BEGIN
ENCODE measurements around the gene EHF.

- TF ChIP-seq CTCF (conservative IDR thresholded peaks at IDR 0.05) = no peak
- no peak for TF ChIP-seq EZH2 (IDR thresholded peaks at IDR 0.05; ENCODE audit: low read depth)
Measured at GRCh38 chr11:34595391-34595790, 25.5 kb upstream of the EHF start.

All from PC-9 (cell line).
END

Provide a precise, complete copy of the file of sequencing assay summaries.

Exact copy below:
ENCODE measurements around the gene EHF.

- TF ChIP-seq CTCF (conservative IDR thresholded peaks at IDR 0.05) = no peak
- no peak for TF ChIP-seq EZH2 (IDR thresholded peaks at IDR 0.05; ENCODE audit: low read depth)
Measured at GRCh38 chr11:34595391-34595790, 25.5 kb upstream of the EHF start.

All from PC-9 (cell line).